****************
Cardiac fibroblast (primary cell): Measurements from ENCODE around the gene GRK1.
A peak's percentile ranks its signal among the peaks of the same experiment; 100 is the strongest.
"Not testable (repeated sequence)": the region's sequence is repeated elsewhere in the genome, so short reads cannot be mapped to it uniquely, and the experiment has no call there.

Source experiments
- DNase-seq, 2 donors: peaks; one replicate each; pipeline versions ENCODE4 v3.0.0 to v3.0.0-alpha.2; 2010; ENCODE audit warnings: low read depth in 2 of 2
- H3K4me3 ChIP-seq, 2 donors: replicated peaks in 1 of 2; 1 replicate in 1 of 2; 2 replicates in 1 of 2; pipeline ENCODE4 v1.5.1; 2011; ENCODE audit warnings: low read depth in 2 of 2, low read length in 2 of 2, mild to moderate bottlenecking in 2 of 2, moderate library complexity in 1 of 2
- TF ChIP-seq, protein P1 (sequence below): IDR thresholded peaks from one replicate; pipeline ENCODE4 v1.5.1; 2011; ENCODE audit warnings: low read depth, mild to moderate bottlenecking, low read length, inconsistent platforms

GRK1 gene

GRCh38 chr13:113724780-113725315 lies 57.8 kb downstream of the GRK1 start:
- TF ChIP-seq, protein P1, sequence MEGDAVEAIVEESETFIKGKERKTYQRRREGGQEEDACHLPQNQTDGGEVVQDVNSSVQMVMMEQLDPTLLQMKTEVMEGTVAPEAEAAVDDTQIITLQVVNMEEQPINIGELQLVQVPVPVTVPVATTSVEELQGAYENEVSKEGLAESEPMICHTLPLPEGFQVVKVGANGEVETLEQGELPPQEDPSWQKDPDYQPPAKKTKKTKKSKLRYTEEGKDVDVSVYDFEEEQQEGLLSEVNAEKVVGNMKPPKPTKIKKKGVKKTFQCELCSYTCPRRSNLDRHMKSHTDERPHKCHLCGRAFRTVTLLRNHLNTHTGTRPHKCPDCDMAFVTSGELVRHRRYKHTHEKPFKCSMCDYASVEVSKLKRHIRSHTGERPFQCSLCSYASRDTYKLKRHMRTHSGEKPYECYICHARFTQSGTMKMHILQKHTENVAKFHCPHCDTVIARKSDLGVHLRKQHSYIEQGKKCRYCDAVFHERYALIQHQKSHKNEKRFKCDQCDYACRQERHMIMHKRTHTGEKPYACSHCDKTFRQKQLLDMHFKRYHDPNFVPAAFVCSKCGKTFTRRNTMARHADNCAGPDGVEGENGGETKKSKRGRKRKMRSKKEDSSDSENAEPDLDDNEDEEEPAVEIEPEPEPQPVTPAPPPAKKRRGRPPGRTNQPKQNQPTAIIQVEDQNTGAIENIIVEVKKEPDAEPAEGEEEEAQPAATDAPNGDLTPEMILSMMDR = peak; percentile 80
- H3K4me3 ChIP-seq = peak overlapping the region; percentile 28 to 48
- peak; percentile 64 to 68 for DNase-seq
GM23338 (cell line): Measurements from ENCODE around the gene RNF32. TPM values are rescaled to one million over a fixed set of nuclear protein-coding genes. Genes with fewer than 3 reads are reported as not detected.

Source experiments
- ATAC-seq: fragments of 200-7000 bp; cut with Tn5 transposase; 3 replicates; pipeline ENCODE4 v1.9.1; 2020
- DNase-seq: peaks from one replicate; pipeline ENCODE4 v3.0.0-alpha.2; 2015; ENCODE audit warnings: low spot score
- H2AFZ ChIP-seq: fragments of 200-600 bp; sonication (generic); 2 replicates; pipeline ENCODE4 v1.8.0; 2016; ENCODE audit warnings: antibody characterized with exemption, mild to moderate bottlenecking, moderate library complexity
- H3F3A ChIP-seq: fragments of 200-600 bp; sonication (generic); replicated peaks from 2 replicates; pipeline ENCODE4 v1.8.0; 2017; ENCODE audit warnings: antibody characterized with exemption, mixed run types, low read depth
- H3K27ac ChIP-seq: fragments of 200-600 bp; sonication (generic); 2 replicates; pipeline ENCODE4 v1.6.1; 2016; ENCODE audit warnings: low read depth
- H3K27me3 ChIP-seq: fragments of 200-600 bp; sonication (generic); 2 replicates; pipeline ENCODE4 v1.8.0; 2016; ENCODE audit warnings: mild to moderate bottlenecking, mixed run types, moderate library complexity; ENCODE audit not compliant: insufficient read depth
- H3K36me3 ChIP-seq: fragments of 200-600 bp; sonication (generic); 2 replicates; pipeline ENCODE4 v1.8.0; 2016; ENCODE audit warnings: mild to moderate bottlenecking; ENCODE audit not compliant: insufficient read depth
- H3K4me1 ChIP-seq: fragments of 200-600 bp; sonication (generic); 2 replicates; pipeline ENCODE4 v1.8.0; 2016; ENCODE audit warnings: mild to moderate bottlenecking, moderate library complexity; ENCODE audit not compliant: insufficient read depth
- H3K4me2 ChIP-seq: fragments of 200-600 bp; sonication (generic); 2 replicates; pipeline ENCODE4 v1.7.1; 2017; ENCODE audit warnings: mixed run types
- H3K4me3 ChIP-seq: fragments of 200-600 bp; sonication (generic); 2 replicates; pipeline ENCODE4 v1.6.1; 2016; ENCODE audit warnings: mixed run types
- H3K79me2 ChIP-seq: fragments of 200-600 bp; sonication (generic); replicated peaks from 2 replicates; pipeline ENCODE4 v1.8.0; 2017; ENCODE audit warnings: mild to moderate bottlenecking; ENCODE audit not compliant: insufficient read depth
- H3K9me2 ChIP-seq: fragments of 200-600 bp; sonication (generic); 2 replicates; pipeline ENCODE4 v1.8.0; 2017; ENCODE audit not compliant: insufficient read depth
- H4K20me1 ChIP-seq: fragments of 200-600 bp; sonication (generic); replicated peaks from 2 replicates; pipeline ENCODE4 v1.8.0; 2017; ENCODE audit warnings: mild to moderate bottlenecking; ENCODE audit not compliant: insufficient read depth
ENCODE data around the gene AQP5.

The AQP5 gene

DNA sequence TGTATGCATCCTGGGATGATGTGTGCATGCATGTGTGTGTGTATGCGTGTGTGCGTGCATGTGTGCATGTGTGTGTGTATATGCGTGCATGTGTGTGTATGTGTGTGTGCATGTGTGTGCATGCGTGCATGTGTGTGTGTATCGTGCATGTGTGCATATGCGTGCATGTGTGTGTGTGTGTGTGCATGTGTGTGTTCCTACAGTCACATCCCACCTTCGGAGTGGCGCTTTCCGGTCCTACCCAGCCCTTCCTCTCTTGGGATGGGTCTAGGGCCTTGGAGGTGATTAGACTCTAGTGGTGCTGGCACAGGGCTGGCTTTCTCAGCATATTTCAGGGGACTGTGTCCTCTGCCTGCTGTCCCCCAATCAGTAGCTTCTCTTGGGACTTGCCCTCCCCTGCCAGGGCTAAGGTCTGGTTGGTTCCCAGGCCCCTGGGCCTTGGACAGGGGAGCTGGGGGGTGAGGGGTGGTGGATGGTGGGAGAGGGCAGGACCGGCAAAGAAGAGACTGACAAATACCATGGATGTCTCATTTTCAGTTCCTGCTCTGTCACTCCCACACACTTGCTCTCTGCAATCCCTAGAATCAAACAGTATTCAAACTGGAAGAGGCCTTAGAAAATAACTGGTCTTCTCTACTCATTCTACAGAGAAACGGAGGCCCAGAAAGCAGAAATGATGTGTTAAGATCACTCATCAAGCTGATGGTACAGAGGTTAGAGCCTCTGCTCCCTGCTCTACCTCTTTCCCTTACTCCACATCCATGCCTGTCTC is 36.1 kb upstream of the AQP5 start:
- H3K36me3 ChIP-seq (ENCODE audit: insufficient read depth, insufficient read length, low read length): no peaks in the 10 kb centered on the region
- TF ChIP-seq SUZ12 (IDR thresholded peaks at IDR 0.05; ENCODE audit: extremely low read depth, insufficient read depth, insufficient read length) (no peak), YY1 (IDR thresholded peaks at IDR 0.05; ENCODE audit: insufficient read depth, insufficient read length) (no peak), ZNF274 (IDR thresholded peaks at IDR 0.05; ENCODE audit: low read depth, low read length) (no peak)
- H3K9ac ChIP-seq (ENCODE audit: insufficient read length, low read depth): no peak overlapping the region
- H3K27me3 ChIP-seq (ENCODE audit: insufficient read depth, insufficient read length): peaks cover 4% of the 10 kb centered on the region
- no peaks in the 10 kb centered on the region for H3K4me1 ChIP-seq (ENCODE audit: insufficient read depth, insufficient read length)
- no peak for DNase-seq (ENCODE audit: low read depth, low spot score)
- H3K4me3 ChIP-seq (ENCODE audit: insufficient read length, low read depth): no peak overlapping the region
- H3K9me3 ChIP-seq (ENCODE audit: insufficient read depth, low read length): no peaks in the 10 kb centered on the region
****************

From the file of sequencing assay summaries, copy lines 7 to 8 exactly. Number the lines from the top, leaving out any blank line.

- TF ChIP-seq, protein P1 (sequence below): IDR thresholded peaks from one replicate; pipeline ENCODE4 v1.5.1; 2011; ENCODE audit warnings: low read depth, mild to moderate bottlenecking, low read length, inconsistent platforms

GRK1 gene